To shift in the direction of a neutral creation it helps if the intellect can begin to imagine a good creation by a good god. This takes training in faith. The evidence of the earth’s splendors and wonders is the teasing thread by which such hopes are kept alive. The way they are most intimately manifest to our consciousness is through the chemistry of our bodies. If a person is struggling under the evil god view, their body might very well seek out chemical enhancements so that they too might have a few moments of feeling good, feeling like most people who were not tortured as children feel much of the time. For example, the use of psychedelics, as dangerous as they are for the personality and potentially for a person’s sanity, do show the bodymind undeniable evidence that there is more going on in this life than initially meets the eye. The unabused typically understand this immediately in their bodyminds due to the love they have known. Love for them has provided nutritious meaning to their human experience, but this avenue was cut off for the tortured. Opioid drugs are offering hurting people a more direct escape from pain; instead of visions it offers luminous sleep free of nightmares. These few moments of escape from the gnawing guilt that is destroying their lives is purchased at a high price, the price of slavery to a desire for the drug. It takes the place of the desire for a sleep free of nightmares we call the paradise waiting us on the other side of death.

The bliss these chemical means offers might be the lesser light but it is bliss. It can keep the bodymind alive because it provides alternative evidence to that of the abusive events. They show undeniably, and at the level of physiology at which the abusive scars exist, that some aspects of the universe can also bring delight and pleasure. The lesser pleasures non-abused are able to find in eating, conversation, and sex are not capable of penetrating the inner defenses they had to erect to protect the preciousness inside. They can pierce the character armor temporarily by using these chemical props. “And the shame was on the other side, Oh we can beat them, forever and ever. Then we can be heroes, just for one day” David Bowie sang in Heroes. Those involved with hard drugs are contemplating suicide. Death, after all, is where the use of hard drugs are leading a person. “We could be lying, so you better not stay” Bowie went on to observe in the same song. This applies to the world too. Here we all are, at the peak of our fossil fueled industrialized heroics as we roar through our landscapes sitting in our magic chairs (thanks Kunstler for the image) and fly through the air in our steel birds. As life devoted to GDP grows ever more thin and meaningless we too are toying with suicide collectively. Our drugs of choice are no longer keeping the shame away.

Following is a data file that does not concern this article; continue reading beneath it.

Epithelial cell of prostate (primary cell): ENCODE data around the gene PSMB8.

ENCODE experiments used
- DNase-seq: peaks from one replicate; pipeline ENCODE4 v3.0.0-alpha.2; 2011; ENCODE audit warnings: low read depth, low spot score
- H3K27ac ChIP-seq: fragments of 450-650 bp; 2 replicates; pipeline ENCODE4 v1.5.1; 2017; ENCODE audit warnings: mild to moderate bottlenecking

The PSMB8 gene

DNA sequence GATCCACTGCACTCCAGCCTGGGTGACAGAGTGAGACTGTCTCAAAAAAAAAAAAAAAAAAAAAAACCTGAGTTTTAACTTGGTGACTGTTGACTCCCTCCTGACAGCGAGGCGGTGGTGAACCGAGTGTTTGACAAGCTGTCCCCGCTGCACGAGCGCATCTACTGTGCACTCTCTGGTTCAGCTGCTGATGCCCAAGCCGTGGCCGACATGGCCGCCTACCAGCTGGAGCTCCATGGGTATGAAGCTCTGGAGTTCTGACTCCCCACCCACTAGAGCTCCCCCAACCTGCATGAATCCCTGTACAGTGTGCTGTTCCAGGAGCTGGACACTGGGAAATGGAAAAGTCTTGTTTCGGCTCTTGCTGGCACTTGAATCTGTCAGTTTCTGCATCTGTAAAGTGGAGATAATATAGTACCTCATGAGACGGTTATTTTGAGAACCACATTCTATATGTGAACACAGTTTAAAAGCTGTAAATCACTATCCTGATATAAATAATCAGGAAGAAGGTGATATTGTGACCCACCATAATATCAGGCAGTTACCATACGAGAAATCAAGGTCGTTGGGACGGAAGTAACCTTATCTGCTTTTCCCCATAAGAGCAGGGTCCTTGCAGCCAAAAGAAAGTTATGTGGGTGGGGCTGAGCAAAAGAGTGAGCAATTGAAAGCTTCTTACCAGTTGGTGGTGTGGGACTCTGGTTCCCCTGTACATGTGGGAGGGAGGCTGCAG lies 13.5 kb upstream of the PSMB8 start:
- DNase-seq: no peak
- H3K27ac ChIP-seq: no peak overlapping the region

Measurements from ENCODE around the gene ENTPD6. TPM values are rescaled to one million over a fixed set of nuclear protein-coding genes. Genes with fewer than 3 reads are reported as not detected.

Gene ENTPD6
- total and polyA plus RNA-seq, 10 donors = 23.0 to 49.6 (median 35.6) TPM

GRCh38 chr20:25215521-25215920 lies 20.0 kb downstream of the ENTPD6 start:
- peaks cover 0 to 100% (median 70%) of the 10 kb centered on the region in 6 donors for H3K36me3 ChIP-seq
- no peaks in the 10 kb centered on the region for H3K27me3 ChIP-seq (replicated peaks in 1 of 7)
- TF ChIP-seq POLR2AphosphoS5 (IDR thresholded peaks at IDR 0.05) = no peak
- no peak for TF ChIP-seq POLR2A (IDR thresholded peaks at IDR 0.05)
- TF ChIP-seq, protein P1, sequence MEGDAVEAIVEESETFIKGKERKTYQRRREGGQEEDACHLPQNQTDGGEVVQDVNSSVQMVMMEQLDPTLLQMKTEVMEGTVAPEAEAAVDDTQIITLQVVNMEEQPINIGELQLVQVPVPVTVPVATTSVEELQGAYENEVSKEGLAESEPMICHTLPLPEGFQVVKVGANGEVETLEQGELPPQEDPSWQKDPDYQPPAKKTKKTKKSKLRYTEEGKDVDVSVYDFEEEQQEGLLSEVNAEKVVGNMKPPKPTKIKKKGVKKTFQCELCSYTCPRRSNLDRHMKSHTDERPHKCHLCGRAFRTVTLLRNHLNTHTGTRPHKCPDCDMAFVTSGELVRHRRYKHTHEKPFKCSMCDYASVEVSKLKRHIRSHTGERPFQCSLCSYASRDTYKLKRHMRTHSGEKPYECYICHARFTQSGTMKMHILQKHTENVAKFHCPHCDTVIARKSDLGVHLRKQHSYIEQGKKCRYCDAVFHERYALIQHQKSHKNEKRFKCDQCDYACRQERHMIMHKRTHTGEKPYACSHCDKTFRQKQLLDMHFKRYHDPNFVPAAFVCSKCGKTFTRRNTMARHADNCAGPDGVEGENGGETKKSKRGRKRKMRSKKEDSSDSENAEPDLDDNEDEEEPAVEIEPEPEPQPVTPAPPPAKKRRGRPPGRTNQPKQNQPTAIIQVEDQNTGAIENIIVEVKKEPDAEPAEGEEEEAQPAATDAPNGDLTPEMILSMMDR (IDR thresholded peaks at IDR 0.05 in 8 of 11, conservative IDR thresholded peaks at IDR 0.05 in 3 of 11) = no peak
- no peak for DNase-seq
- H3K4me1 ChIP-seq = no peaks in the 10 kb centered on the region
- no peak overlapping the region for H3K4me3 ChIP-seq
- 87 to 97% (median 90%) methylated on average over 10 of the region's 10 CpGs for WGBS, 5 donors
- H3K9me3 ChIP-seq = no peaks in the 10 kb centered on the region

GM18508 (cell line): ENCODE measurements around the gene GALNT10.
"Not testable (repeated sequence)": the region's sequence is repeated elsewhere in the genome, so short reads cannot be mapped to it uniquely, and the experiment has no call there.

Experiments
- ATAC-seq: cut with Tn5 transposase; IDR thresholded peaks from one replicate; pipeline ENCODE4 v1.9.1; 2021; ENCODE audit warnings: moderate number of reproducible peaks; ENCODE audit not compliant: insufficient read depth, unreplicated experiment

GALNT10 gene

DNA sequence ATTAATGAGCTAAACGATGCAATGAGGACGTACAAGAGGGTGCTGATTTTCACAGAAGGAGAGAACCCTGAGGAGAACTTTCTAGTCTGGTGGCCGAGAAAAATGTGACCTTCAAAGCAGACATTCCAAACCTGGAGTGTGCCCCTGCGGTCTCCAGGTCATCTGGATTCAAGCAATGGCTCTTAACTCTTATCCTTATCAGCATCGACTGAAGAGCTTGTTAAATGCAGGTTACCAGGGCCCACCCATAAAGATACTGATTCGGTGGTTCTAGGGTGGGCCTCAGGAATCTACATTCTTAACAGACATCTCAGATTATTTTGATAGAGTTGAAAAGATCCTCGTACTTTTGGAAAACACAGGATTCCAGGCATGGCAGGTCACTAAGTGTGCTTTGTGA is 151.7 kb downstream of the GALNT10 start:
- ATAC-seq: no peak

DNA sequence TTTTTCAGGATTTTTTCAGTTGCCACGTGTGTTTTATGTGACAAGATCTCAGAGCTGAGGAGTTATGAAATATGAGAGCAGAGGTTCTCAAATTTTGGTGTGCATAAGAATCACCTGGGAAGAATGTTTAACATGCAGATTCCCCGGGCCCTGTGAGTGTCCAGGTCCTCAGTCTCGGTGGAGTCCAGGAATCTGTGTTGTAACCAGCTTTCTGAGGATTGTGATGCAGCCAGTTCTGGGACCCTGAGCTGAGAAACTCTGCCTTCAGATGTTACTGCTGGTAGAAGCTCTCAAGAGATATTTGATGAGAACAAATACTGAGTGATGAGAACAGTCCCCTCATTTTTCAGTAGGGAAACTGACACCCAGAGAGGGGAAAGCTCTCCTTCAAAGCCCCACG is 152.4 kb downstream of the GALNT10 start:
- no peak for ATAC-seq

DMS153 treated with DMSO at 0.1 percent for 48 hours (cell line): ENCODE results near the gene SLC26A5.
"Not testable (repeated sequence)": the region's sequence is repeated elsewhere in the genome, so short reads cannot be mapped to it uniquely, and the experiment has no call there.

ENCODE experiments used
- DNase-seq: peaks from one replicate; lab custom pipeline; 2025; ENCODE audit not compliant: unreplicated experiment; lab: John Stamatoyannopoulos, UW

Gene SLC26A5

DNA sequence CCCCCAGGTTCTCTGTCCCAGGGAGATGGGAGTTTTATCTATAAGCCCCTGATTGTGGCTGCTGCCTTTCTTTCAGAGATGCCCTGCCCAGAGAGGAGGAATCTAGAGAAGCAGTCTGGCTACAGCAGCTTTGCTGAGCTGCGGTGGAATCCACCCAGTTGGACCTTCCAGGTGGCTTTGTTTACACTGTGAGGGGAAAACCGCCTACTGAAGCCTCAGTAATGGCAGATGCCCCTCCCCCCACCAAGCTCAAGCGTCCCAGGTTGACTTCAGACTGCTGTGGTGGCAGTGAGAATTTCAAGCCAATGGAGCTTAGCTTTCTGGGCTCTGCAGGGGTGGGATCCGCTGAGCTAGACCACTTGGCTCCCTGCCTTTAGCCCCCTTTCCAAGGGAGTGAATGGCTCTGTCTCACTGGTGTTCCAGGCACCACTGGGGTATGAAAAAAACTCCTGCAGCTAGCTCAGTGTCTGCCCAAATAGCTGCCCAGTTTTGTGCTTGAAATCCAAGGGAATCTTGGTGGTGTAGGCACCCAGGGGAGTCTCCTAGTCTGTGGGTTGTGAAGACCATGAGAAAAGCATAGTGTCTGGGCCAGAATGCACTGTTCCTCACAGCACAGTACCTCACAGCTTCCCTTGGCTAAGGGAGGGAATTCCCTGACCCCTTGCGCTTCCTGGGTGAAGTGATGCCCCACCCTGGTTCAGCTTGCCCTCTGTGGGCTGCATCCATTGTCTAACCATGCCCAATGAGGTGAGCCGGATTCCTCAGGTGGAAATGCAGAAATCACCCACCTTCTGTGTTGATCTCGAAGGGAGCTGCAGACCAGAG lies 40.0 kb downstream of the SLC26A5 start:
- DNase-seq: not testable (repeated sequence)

What is it that religion might offer such broken people that can stand equally real in this fight for their souls? The chemistry reveals wonders but not happiness. The “I told you so” will not help the broken and the Pollyanna approach will not impress. A cheap “all things work out for the best,” offered by someone never tortured in their childhood, is just heaping more coals on the heads of the abused. That evil can be turned to good is another thing entirely. The abused want to know, if there is a god like you say their is, where was my Holy Guardian Angel when the torturers had their way with me? The fundamentalist has disguised the god of love and vulnerability as an all powerful wizard. Such a god can give no answer to the abused child’s question.

Let me illustrate exactly what I mean. There is a teaching among some of the fundamentalists about chastity that I recently heard. Women teach girls that their virginity is like a stick of gum. Once it has been chewed, well, who else would want to eat it? If we look at this type of teaching from the innocent point of view it seems to just be making a dramatic point about how important chastity can be to maintain one’s self respect (setting aside for now the overtones of patriarchy owning women and selling their virginity for social status). How do you think the girl in that Sunday school class whose father has already taken her sexual innocence through incest hears such a teaching? This is what the Lord God, creator of all things and all powerful wizard, thinks of her inner worth?